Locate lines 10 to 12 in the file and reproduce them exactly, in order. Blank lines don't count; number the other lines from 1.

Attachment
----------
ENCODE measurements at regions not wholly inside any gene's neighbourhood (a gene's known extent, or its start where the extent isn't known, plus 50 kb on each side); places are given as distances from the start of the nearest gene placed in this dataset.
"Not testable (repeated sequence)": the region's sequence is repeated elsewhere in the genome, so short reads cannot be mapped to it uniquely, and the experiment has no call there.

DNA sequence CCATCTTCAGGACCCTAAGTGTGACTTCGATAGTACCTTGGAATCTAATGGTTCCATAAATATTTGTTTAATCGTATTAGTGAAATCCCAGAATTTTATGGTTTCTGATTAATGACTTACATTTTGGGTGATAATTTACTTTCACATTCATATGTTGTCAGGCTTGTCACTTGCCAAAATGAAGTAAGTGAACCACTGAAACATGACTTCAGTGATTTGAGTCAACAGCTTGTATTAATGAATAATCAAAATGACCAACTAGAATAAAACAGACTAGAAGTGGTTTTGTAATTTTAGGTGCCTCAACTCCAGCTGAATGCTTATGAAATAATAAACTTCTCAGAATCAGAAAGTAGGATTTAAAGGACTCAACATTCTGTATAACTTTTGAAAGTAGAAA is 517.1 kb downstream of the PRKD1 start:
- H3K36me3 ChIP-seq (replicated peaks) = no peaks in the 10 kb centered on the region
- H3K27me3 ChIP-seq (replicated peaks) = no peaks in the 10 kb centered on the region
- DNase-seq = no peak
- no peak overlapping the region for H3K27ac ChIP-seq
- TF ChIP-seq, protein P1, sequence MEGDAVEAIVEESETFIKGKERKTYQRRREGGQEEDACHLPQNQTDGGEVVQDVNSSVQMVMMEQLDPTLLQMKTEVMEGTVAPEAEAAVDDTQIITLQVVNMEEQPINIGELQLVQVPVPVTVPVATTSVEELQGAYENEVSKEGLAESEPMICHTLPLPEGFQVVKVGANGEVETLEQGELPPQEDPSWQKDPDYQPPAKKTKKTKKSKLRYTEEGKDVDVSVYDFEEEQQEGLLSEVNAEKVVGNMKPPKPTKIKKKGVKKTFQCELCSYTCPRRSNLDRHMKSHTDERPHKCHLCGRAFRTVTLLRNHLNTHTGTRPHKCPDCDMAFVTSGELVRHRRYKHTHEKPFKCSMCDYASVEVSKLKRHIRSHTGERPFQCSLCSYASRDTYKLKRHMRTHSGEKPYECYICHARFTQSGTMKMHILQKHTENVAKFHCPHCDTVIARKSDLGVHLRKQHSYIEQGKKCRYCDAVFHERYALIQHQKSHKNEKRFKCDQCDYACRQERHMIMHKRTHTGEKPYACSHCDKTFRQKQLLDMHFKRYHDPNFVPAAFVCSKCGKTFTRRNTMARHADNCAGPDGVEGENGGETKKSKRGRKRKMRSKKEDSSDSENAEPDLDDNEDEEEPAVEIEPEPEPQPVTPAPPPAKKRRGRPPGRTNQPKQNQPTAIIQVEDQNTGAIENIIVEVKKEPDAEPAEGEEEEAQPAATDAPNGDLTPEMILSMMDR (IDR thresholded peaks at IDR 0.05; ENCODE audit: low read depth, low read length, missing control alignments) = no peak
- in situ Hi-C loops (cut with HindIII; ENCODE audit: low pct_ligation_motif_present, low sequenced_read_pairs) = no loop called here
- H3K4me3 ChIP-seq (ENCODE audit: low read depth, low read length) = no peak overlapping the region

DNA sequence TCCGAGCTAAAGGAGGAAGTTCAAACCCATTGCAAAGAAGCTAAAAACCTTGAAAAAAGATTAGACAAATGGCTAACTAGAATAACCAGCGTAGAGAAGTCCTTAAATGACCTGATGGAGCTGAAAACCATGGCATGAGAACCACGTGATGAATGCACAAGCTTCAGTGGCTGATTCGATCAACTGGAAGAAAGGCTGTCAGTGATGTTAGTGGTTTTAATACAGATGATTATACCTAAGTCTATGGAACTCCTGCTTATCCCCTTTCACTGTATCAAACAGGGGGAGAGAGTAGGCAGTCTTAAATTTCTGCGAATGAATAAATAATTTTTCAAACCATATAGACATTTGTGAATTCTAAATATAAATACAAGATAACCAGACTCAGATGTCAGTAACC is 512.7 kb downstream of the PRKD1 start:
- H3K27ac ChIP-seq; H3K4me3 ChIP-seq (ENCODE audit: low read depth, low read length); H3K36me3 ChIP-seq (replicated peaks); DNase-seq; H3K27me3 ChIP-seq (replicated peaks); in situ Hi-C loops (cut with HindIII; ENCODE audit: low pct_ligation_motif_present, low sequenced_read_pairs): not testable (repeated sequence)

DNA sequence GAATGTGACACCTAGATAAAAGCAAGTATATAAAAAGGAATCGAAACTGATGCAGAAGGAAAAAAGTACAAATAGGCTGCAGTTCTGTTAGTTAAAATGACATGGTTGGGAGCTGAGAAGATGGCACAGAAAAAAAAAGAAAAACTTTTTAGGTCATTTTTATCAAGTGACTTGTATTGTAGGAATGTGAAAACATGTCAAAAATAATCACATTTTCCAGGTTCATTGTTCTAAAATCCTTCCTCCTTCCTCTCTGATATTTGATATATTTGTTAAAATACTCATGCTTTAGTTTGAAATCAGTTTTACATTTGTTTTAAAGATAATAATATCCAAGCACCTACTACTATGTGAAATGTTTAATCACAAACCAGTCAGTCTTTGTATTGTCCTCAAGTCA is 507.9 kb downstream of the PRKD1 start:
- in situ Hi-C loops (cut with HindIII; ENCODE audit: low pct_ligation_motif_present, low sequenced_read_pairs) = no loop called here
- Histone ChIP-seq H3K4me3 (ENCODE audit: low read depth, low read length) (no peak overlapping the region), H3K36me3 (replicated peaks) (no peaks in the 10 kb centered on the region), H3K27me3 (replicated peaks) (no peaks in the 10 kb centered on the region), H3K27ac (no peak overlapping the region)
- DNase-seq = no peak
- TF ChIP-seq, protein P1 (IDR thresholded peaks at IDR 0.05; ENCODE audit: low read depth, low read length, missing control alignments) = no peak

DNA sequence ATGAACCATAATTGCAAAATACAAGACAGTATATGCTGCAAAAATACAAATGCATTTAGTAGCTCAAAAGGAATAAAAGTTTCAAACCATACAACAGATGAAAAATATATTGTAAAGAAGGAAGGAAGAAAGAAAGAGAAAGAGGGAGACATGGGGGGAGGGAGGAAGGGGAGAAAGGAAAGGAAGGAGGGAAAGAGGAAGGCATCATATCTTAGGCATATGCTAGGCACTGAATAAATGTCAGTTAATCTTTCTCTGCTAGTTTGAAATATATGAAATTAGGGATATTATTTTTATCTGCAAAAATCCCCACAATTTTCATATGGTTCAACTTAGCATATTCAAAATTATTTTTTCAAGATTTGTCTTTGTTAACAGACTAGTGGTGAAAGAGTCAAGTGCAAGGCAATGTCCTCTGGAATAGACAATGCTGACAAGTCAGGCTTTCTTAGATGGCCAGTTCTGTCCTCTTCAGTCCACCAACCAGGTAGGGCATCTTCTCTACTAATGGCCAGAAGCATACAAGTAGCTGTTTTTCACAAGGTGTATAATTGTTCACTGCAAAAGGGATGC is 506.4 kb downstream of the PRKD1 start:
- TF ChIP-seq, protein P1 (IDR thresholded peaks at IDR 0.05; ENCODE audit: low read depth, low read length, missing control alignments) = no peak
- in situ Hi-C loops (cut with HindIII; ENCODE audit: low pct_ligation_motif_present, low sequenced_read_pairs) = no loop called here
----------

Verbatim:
- H3K4me3 ChIP-seq (ENCODE audit: low read depth, low read length) = no peak overlapping the region

DNA sequence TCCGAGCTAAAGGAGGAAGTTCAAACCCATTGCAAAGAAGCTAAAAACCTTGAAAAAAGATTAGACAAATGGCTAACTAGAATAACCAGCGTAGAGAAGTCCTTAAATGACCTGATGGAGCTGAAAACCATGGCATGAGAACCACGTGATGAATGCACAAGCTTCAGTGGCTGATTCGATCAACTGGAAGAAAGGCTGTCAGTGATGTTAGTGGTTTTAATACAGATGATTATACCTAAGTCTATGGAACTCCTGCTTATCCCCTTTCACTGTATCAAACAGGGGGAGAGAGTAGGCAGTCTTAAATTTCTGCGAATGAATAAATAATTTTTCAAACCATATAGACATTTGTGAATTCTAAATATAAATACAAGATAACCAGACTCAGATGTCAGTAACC is 512.7 kb downstream of the PRKD1 start:
- H3K27ac ChIP-seq; H3K4me3 ChIP-seq (ENCODE audit: low read depth, low read length); H3K36me3 ChIP-seq (replicated peaks); DNase-seq; H3K27me3 ChIP-seq (replicated peaks); in situ Hi-C loops (cut with HindIII; ENCODE audit: low pct_ligation_motif_present, low sequenced_read_pairs): not testable (repeated sequence)